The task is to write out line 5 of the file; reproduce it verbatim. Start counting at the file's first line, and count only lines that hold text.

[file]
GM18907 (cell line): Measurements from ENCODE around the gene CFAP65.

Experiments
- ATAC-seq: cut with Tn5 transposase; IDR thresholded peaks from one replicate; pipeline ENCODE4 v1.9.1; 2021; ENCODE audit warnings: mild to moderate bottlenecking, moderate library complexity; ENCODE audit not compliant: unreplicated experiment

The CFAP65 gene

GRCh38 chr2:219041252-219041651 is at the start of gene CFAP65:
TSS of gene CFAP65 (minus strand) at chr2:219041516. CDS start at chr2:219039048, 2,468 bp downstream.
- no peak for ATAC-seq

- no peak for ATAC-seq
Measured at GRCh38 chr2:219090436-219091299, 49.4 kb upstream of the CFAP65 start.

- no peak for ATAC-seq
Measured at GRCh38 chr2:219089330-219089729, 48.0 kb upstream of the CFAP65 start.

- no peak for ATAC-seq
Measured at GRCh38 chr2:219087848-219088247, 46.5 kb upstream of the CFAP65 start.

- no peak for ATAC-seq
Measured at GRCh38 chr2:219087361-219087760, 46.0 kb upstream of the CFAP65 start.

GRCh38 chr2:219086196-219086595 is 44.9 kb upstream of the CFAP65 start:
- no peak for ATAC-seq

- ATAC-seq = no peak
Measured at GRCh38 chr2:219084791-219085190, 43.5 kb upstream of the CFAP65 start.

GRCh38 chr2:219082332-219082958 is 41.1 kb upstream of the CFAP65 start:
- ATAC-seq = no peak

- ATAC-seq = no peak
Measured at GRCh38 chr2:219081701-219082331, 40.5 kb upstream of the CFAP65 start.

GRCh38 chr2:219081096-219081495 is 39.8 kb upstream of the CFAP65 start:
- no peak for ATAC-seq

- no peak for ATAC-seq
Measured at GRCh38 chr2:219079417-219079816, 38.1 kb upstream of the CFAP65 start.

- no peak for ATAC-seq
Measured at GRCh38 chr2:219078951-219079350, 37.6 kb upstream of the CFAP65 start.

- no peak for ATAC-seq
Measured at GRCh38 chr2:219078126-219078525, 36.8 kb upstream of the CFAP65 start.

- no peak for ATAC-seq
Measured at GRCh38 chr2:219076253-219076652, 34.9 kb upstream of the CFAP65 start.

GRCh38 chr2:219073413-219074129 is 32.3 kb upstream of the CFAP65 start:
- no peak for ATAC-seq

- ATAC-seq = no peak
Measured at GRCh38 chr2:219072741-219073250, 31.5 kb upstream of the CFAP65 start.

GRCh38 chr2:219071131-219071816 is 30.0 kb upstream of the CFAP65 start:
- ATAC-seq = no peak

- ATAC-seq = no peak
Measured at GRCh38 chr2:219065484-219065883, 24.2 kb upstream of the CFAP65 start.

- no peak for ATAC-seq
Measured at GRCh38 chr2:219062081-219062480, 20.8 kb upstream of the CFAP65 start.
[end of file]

GRCh38 chr2:219041252-219041651 is at the start of gene CFAP65: